That is why I think teaching our kids and teenagers with autism to be flexible and tolerate delays to getting things our way is a really important skill. The good news is, it is never too late to start. Dr. Gregory Hanley developed a wonderful intervention where he teaches kids with autism to ask for “my way.” So if they ask for “elbow rubbing” time, they can have it some of the time and other times they won’t be able to. This is because in the real world sometimes they cannot have what they want when they want it.
They will learn to tolerate that sometimes I get my way and other times I have to accept that I cannot, at least not immediately. In the beginning it is important to make it as easy as possible and gradually increase the challenge. This means that you should start with him getting his way more often and for longer periods of time than he does not get his way. As he becomes more and more successful you can begin to challenge him. This is a skill that all kids should learn and is not always easy.
I hope that some of these tips help! I would contact a local BCBA if you are concerned about this behavior and going into crisis on a regular basis. They will be able to help you!
Sarah Kupferschmidt realized that Behavior Analysis was her calling when she first started working with children with autism in 1999. Once she discovered its effectiveness and the impact it had in helping children with autism and their families, it inspired her to pursue a Masters of Arts in Psychology with a specialization in Behavior Analysis from the University of Nevada, Reno. She is also a Board Certified Behavior Analyst (BCBA). Not only does Sarah enjoy working directly with children with autism, she’s also very passionate about empowering others with the most effective tools to teach children with autism.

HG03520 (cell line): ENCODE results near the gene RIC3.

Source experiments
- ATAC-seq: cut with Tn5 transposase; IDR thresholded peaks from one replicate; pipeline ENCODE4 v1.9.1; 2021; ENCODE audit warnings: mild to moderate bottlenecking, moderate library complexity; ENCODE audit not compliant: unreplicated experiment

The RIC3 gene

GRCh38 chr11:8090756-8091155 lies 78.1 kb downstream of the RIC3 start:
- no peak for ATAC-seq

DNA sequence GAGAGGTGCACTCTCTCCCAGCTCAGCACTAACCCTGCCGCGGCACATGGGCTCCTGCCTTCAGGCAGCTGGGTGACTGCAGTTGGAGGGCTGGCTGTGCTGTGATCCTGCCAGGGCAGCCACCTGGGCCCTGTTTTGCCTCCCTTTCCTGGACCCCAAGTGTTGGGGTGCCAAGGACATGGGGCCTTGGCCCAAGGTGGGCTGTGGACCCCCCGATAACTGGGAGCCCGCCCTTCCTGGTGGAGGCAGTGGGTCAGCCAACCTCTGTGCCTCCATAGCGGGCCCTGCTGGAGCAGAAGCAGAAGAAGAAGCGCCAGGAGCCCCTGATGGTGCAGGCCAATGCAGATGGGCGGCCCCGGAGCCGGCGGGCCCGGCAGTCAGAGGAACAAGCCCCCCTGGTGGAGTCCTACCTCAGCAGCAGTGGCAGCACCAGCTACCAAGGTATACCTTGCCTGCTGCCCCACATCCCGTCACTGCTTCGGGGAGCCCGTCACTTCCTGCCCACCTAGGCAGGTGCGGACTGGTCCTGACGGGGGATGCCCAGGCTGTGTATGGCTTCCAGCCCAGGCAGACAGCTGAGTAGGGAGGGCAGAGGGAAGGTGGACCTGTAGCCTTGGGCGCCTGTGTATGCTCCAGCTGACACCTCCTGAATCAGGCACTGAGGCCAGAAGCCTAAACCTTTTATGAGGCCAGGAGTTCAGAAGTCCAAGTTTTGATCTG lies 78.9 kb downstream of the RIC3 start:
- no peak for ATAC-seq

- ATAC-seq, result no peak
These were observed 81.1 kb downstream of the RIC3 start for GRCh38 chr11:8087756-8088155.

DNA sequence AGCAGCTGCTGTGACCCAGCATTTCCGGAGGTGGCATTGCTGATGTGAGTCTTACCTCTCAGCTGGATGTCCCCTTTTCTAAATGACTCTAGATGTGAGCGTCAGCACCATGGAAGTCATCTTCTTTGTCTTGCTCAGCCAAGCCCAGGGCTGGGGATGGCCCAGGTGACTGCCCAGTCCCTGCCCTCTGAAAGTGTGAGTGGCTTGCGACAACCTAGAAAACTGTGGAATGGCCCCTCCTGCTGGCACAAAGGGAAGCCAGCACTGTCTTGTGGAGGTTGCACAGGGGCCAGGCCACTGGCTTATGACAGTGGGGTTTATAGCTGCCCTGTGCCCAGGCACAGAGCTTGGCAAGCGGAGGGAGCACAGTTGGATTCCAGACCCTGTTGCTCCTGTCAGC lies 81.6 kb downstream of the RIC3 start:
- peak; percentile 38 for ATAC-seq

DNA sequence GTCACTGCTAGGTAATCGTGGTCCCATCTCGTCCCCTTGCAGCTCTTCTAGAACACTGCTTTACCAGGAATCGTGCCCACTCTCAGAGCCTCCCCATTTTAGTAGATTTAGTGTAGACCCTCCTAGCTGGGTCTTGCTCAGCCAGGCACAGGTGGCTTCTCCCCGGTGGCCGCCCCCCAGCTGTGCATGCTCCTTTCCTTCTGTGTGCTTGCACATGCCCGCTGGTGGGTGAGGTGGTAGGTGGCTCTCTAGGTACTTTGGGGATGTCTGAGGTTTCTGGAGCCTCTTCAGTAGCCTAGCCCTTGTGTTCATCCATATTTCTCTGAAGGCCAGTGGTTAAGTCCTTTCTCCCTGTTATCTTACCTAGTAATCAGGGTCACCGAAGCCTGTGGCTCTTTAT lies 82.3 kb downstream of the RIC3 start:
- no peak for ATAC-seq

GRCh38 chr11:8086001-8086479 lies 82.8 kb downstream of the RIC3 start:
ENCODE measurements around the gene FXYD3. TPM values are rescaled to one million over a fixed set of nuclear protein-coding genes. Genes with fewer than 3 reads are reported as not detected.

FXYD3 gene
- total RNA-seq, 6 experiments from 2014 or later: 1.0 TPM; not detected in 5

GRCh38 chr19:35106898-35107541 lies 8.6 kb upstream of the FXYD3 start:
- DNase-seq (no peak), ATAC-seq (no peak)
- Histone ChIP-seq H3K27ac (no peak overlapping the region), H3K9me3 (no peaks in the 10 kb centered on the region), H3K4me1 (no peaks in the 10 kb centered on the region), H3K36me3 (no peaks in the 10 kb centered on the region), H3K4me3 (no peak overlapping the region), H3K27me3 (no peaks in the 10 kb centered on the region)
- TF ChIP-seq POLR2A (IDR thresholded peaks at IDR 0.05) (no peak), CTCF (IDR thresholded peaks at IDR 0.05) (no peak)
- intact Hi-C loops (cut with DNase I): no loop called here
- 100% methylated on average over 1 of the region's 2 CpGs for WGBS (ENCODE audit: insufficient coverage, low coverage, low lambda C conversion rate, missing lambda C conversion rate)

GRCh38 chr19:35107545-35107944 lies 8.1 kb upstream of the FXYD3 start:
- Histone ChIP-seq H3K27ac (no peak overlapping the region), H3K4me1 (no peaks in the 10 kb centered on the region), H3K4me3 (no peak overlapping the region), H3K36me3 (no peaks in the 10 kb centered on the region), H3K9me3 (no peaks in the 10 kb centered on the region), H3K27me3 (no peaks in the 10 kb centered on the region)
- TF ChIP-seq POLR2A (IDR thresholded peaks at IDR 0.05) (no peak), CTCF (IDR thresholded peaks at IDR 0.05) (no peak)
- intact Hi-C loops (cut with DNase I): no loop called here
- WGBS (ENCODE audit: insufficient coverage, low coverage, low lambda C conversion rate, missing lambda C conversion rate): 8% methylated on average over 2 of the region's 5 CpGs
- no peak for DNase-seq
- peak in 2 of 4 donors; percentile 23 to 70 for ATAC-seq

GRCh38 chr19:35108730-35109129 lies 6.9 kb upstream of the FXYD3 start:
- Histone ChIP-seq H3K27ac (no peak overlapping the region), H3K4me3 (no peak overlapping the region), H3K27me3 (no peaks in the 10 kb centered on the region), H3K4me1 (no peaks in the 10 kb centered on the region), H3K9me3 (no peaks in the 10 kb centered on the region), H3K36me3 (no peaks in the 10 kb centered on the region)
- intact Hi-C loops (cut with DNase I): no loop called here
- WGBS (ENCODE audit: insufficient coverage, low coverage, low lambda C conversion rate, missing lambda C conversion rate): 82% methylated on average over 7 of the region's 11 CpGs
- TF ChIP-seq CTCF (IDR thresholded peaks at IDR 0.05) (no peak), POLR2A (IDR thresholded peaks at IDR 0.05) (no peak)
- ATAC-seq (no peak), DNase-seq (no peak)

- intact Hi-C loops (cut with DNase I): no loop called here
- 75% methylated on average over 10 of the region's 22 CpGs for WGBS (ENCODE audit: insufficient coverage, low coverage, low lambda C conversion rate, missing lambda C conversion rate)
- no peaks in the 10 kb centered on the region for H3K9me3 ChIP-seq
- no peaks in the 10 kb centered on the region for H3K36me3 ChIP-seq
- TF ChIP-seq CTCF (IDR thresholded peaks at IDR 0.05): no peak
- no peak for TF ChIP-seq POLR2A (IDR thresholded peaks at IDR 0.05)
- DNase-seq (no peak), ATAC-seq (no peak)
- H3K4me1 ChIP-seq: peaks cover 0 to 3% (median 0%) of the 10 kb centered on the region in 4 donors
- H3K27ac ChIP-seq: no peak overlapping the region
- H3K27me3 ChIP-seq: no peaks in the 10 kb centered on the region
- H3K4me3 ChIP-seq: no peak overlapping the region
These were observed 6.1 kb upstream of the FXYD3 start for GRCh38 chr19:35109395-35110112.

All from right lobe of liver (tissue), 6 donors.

She has been training staff and clinicians and coaching parents on how to do this since she started. She is also passionate about the science and research behind the tools that she advocates. In partnership with Brock University, Sarah is currently involved in a research project that involves the evaluation of a parent-training package that will help empower parents with tools to teach their children with autism important safety skills. She has been a part-time or Adjunct Professor since 2005, teaching ABA courses. Sarah also regularly presents workshops to parents, therapists, and educators on a variety of topics related to teaching or working with individuals with autism. Sarah is a Huffington Post Contributor, a TEDx speaker, and was named Top Safety Contributor for Autism Parenting Magazine in 2014 and Top Behavior Analysis Writer for 2015.
Visit her site: sarahkconsulting.com
This article was featured in Issue 62 – Motherhood: An Enduring Love